Wid vs Wud - What's the difference?

wid | wud |

As a preposition wid

is (informal|or|dialectal) with.

As an adjective wud is

(dialectal) mad.



Alternative forms

* wif (informal) * with * wiv (informal)


(English prepositions)
  • (informal, or, dialectal) with
  • * 1893, , Maggie: A Girl of the Streets [http://print.google.com/print?hl=en&id=vQi_d7a7sZoC&pg=PA55&lpg=PA55&sig=N8UFY9cvyaBxRcr0Asm4JuLf9Y8]
  • “An’ wid' all d’ bringin’ up she had, how could she?” moaningly she asked of her son. “'''Wid''' all d’ talkin’ ' wid her I did an’ d’ t’ings I tol’ her to remember. When a girl is bringed up d’ way I bringed up Maggie, how kin she go teh d’ devil?”
  • * 1922, , The Hairy Ape, [http://print.google.com/print?hl=en&id=Z2ZgNkU5r18C&pg=PA258&lpg=PA258&sig=_ZQWa7a1p_C4jGCG0woMSdujZhw]
  • Oh, there was fine beautiful ships them days—clippers wid tall masts touching the sky—fine strong men in them—men that was sons of the sea as if ’twas the mother that bore them.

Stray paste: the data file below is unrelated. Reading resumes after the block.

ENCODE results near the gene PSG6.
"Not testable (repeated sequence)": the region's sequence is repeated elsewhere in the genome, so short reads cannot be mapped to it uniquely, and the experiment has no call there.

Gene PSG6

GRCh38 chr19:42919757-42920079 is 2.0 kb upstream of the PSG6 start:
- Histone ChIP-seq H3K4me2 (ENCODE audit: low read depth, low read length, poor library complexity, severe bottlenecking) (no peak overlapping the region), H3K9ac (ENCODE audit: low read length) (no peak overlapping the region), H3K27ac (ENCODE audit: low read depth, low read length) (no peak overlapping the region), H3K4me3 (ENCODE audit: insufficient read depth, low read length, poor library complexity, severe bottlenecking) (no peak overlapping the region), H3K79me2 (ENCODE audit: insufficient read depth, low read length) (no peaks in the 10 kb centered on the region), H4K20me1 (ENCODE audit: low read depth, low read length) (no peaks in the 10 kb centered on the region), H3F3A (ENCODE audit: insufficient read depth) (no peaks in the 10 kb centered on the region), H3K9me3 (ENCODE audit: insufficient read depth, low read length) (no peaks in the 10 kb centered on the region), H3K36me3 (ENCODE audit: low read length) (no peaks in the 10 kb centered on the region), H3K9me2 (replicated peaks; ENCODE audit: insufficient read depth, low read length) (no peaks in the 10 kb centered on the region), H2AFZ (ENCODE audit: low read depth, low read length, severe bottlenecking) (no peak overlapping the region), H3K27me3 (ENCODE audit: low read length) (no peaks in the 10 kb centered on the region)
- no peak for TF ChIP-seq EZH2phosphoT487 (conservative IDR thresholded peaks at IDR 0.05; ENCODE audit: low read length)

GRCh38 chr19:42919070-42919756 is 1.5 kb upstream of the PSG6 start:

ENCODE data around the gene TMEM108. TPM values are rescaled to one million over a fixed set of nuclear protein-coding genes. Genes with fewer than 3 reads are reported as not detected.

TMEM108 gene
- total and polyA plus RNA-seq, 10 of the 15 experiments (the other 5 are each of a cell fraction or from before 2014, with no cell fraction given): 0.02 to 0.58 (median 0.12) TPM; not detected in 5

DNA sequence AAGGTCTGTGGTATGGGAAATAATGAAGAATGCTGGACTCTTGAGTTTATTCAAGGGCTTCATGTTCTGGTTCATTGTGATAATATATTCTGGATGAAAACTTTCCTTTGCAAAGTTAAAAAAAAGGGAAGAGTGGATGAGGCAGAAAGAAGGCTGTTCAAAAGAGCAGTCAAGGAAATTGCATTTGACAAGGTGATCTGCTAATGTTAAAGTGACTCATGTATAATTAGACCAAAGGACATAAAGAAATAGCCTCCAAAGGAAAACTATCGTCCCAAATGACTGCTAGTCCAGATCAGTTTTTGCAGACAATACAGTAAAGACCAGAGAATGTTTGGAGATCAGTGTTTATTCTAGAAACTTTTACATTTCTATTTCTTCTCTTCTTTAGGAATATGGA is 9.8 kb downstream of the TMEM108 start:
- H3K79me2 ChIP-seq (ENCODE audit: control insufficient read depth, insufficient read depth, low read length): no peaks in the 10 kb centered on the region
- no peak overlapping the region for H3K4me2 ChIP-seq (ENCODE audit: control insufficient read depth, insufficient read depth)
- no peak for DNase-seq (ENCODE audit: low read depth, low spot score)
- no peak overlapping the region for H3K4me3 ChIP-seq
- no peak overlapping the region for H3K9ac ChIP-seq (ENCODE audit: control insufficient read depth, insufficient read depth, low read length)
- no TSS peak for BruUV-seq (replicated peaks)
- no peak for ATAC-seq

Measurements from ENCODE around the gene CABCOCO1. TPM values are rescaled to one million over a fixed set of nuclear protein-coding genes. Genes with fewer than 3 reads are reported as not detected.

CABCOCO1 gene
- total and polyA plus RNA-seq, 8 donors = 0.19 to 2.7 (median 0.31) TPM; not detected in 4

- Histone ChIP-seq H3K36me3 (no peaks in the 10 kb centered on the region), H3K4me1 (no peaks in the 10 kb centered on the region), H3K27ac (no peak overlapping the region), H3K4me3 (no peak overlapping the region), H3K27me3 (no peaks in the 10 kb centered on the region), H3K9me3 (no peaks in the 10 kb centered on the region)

• * 1940, Shirley Graham, “It’s Morning,” in Black Female Playwrights, Kathy A Perkins ed. [http://print.google.com/print?hl=en&id=ZV3afTMMSHsC&pg=PA221&lpg=PA221&sig=32zaTsB-Xv0Yi-dHcTbtr-8rNCA]
  • Cissie. But, when da saints ob God go marchin’ home
    Mah gal will sing! Wid all da pure, bright stars,
    Tuhgedder wid da mawnin’ stars—She’ll sing!


    * English prepositions ----




    (en adjective)
  • (dialectal) Mad.
  • * 1887 , '', from ''The Merry Men and Other Tales and Fables ,
  • Janet ran to him - she was fair wud wi' terror - an' clang to him, an' prayed him, for Christ's sake, save her frae the cummers; an' they, for their pairt, tauld him a' that was ken't, and maybe mair.